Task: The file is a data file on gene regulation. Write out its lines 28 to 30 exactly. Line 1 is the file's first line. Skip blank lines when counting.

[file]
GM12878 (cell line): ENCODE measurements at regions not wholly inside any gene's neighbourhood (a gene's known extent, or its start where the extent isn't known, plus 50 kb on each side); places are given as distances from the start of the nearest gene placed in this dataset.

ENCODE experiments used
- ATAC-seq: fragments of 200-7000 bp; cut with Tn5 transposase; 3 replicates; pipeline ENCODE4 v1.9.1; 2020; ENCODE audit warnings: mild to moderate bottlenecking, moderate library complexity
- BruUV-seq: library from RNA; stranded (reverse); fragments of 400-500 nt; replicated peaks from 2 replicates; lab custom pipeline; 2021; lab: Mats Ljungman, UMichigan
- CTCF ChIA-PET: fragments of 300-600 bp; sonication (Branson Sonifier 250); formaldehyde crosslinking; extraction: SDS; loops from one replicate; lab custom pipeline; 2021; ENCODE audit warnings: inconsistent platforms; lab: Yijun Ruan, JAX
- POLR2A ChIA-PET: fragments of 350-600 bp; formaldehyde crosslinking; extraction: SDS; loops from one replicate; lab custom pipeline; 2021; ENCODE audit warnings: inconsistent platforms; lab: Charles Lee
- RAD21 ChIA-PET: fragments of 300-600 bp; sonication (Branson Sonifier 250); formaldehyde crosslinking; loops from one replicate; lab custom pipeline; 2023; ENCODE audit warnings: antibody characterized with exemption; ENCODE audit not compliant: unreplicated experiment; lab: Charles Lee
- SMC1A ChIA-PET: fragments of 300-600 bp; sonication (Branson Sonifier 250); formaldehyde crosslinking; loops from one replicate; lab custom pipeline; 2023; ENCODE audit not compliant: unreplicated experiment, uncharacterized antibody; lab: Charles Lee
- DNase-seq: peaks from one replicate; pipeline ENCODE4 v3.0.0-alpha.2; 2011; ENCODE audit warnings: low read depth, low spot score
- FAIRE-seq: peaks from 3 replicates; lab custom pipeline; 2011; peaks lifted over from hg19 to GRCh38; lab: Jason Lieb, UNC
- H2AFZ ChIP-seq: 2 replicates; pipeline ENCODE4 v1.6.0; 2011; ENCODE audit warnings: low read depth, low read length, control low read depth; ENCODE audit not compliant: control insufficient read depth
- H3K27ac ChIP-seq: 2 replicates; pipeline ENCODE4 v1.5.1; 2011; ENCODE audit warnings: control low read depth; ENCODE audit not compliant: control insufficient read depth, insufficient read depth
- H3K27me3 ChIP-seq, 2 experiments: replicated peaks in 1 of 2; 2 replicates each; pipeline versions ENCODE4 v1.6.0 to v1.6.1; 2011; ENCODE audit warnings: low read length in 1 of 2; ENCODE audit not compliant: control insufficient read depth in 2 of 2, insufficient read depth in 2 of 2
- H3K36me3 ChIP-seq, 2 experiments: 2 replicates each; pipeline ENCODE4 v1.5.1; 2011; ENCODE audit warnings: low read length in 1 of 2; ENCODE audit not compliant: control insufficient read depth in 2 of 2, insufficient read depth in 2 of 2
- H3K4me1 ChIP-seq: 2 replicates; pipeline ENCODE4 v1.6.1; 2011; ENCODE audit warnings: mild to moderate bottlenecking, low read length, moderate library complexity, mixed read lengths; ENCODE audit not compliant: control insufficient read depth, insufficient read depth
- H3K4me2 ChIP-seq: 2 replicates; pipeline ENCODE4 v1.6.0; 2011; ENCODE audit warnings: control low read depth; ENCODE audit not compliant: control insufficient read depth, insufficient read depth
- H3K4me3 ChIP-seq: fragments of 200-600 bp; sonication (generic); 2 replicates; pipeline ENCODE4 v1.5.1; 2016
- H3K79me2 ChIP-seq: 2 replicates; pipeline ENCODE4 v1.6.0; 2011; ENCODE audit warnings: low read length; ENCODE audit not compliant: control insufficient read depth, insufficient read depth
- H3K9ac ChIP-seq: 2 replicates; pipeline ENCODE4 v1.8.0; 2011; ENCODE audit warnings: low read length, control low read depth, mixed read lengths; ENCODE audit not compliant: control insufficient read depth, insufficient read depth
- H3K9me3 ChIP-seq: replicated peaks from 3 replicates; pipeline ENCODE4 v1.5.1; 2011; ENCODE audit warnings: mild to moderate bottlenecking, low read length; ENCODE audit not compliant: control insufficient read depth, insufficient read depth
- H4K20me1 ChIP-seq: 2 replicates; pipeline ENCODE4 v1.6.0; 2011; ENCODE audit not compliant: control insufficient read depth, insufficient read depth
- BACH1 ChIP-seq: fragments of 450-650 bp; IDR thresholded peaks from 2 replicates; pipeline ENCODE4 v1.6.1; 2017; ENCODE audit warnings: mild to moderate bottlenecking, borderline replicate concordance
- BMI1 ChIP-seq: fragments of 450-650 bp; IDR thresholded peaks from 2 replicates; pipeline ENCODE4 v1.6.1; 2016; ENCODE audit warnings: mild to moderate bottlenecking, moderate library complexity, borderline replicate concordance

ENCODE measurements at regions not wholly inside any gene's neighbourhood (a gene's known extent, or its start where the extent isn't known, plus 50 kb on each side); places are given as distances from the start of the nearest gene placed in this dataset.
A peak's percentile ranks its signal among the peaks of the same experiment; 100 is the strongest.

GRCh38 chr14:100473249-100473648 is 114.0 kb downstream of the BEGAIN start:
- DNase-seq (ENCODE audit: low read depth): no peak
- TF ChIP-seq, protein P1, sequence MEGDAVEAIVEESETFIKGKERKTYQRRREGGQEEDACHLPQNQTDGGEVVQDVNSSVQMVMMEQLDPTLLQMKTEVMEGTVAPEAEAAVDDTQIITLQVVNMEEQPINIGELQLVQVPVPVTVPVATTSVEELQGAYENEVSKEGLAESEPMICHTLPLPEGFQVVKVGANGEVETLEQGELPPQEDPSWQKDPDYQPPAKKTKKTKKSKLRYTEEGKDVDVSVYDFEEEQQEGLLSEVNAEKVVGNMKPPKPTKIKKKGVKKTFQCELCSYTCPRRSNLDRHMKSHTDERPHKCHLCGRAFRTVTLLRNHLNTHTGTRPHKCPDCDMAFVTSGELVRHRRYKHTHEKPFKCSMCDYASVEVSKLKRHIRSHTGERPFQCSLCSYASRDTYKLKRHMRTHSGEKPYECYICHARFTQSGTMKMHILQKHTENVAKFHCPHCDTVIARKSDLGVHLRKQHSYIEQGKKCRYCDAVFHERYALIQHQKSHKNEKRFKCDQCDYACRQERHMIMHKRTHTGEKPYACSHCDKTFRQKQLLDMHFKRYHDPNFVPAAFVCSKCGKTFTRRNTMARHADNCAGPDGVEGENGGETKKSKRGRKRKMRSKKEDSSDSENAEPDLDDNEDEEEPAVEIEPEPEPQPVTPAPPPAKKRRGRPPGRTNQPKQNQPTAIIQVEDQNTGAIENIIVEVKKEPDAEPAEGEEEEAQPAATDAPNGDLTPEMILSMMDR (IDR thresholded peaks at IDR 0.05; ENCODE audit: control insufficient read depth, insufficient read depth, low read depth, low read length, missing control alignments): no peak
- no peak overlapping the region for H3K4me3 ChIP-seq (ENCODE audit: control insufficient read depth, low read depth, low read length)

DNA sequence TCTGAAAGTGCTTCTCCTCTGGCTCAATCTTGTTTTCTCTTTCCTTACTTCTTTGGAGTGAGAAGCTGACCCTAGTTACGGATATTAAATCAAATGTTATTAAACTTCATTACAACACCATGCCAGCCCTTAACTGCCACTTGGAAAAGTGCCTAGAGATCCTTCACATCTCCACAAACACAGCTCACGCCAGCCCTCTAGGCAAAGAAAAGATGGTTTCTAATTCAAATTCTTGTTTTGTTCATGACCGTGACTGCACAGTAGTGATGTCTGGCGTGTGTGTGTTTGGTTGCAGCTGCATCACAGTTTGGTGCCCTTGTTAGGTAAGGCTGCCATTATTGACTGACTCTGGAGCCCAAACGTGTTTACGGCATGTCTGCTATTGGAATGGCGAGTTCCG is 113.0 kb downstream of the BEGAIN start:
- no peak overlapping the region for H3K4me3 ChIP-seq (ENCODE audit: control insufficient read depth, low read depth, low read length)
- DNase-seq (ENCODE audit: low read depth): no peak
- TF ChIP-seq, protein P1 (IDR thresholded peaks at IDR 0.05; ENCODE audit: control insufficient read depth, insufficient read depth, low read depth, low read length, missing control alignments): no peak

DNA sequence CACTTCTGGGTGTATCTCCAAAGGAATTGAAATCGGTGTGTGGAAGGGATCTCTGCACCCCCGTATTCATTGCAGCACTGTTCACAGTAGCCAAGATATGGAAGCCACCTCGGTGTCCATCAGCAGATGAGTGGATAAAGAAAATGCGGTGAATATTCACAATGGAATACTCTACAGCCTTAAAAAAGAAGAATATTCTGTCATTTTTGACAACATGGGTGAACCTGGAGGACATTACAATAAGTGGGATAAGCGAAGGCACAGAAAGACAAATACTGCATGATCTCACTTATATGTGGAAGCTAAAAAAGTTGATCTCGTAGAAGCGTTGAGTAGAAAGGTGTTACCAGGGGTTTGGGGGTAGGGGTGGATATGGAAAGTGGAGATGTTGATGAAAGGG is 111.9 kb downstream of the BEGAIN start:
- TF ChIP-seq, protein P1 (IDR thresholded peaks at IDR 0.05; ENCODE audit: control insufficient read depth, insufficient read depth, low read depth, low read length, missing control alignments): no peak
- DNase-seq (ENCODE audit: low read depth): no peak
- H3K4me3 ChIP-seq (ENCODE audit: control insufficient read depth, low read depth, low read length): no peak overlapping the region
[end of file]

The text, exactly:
- TF ChIP-seq, protein P1, sequence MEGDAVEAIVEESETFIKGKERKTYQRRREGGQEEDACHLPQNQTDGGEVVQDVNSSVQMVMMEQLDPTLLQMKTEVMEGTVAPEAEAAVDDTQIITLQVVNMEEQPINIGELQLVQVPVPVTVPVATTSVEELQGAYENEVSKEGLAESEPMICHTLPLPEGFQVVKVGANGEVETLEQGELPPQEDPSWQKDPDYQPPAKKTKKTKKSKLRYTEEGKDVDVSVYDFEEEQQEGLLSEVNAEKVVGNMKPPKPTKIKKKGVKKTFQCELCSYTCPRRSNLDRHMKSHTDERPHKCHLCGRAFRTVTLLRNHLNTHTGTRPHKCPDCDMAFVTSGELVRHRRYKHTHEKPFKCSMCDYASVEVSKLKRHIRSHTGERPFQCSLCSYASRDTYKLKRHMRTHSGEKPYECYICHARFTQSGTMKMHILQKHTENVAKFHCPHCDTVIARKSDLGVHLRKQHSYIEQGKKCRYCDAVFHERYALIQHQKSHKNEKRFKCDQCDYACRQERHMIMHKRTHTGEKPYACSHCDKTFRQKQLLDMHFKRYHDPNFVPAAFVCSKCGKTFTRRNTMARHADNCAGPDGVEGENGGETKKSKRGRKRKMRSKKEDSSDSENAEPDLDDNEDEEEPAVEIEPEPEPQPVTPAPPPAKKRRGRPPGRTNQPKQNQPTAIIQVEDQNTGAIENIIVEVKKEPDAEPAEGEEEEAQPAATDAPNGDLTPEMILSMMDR (IDR thresholded peaks at IDR 0.05; ENCODE audit: control insufficient read depth, insufficient read depth, low read depth, low read length, missing control alignments): no peak
- no peak overlapping the region for H3K4me3 ChIP-seq (ENCODE audit: control insufficient read depth, low read depth, low read length)

DNA sequence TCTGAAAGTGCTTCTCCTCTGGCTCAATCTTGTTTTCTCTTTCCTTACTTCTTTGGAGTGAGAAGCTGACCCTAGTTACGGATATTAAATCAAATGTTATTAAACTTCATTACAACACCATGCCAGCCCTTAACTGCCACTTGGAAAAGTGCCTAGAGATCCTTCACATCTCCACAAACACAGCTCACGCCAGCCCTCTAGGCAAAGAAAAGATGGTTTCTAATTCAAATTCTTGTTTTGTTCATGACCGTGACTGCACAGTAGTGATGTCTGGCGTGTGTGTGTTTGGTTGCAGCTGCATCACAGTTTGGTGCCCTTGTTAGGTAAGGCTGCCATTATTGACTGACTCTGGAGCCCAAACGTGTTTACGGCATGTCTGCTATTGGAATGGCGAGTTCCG is 113.0 kb downstream of the BEGAIN start: